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Average Verbal Skills of 3-Year-Olds

Updated on May 24, 2013

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Is my child’s language level normal?

As my youngest child approaches 4, I began to wonder about what the development speech skills for his age are. His older brother was always very articulate and we could understand him even at an early age. I frequently have to ask my youngest to repeat himself or clarify what he said by repeating the word that I think he said.

First Words

How old was your child when they first started to speech?

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Talkative Toddler, What should my child be able to say?

At this age span children start talking more and becoming involved in conversations. You should expect your child to be able to do the following;

  • Say their name and age
  • Say approximately 250 to 500 words
  • Answer simple one step questions
  • Speak in short sentences (5 to 7 words)
  • Speak clearly
  • Tell stories

What if my child's speech is not clear?

Now my toddler is not as clear as I would expect for a child of his age. But there are some common mispronunciations that are still developmentally appropriate. These will tend to stop as a child grows older and hopefully they will outgrow them before starting kindergarten.

  • Substitute “f” or “d” for the “th” sounds, especially at the end of a word. Bath comes out as baf
  • Substitute the “L” with a “w” sounds - my sister is Laura and we frequently get “wara”
  • Consonant Blends may become a single constant sound.
  • Leaving off parts of longer words


Ask & Repeat, How to help my child's speech

One of the way that I get my now 4 year old talking and listening to the correct pronunciation of words is the ask and repeat method. This is a basic listening technique so it doesn't clue him into what I am doing most of the time. I ask him a question and when he answers I repeat his answer using proper pronunciation and the same words.

It goes like this

me: Logan, what did you have for lunch today?

L: Gilled chicken and cackers

me: oh really? you had grilled chicken and crackers?

This simple conversation keeps him talking and listening.

The Strong Willed Child Verbal Game

i know that if I start to correct my toddler he will clam up and pretend he can't talk. It is important that you don't make the child self conscience about their speaking. This may have a negative effect on their verbal skill progress if they refuse to speak. There are some children that could take thsi to the extreme. For instance a child that refuses to speak in school for several years after being corrected at an early age. Other children will be totally oblivious or not even hear the difference in their word and the corrected word.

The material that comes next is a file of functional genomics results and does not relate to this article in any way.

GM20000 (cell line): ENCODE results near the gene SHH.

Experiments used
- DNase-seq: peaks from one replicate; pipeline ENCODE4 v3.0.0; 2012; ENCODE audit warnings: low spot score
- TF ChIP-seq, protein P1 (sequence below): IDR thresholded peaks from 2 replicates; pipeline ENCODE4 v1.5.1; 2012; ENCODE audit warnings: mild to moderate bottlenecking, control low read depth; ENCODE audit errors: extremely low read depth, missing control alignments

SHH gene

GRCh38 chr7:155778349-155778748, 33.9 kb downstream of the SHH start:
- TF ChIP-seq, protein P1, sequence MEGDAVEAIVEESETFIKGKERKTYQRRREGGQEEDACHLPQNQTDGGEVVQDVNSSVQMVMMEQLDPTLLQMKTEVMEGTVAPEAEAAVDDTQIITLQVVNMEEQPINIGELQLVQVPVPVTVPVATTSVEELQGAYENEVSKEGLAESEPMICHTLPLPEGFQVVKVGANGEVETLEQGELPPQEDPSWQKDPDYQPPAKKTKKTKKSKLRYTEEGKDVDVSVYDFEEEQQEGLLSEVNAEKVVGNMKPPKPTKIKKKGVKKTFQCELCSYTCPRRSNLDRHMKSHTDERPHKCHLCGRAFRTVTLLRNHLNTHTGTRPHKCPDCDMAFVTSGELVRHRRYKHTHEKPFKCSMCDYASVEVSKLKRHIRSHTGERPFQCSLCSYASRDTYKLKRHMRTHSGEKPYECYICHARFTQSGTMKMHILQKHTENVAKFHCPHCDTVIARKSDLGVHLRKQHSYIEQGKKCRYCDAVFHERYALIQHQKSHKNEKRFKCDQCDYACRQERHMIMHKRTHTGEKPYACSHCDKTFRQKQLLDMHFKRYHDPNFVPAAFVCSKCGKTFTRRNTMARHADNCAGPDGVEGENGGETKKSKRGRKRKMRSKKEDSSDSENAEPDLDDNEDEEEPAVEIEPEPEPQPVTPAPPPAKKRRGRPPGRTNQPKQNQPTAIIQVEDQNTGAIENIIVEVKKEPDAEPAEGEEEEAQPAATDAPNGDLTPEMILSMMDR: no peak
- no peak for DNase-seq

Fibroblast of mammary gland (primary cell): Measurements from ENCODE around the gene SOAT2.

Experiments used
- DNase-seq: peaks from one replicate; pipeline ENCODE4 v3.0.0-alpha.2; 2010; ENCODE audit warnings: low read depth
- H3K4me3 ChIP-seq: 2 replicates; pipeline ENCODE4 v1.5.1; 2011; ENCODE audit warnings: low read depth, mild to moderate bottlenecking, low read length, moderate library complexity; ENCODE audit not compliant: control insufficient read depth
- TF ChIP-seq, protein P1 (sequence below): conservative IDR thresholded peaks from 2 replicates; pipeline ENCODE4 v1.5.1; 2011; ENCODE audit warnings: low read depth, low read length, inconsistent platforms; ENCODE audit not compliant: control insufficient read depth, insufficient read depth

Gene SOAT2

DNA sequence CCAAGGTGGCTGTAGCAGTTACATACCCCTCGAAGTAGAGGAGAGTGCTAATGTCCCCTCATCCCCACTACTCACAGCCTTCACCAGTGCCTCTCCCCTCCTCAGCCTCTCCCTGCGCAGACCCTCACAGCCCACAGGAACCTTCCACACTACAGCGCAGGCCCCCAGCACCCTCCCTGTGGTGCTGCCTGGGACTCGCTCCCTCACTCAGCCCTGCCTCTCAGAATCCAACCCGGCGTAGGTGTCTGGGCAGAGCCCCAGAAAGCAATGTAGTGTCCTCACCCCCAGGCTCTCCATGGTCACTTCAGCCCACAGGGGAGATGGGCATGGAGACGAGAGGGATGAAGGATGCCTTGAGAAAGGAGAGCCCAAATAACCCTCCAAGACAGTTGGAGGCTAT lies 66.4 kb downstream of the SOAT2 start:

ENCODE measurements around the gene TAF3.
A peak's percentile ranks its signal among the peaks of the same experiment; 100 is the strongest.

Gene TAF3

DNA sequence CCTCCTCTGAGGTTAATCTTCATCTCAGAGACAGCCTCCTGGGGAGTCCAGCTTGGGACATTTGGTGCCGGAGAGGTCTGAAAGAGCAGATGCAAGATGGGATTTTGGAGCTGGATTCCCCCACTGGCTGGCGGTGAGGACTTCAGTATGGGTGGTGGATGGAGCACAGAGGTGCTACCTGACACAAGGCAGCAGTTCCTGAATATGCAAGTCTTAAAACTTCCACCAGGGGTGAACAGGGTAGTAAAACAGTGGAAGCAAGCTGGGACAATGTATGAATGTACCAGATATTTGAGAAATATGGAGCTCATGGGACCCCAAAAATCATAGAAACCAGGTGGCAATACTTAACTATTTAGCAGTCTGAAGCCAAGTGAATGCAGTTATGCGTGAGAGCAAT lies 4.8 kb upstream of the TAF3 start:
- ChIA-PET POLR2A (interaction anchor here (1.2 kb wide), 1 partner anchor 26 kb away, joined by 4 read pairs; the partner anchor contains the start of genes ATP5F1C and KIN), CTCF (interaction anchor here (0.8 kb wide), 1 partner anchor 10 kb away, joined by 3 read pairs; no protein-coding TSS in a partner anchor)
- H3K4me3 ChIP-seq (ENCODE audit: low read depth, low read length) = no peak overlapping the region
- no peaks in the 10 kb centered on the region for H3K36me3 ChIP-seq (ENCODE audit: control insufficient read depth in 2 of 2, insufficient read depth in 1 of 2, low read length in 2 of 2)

Reading Books

Reading books to children this age will also help increase their vocabulary and in turn increase their verbal skills. These books can also pull conversations about the pictures and character while you are reading them. I often ask my kids what they think will happen next, even if we have read the book 50 times already. It gets them thinking and talking.

Words in Action

Keep an ongoing dialogue going throughout the day of what you are doing, what you child is doing, the schedule of what will happen that day. This not only helps keep the child feel as though they are included it keeps them engaged in dialogue and conversation.

When is it time to take it further

If you child is struggle with a majority of the above skills and is not making progress please start the conversation with your local pediatrician. They in turn can get you set up with an evaluation and services that can help your child. The earlier the intervention they can get the more progress they can make. There are plenty of kids I had a kindergarteners that would have been graduated out of speech before they got to me if they had received early intervention. Many early speech interventions graduate kids before their reach kindergarten or even in the early years of elementary school. Many of these services are free and provided through local organization and your local school district. Depending on your area you may even be eligible for the therapist to visit your local daycare or home.


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    • CarlySullens profile image

      CarlySullens 4 years ago from St. Louis, Missouri

      My daughter spoke sooner than my son, who is her older brother. She in fact, talks all the time. It is a lot easier to carry on verbal conversations with her because she is more verbal naturally. Though my son, he is more introspective. Interestingly, she has an easier time at school with reading, writing, etc., and he struggles more with anything that has to do with language. Great hub.

    • ExpectGreatThings profile image

      ExpectGreatThings 4 years ago from Illinois

      I'm always drawn to this type of article. Thank you for spelling it out for us. My almost 3 year old is right on track, but compared to his older sister he is really behind. I do think it's cute when he can't say "l"s or "th"s though :)

    • kthix10 profile image

      kthix10 4 years ago from IL

      LOL thanks for the giggle

    • Sadie Anne S12345 profile image

      Sadie Anne S12345 4 years ago from Burlington Iowa

      shiney teeth you got there :D (just saying) :D

    • NornsMercy profile image

      Chace 4 years ago from Charlotte, NC

      This hub is really interesting. At the dentist's office today, there was a little girl talking to her mother and she was only 2 1/2 but she was a better conversationalist than most adults I know! :)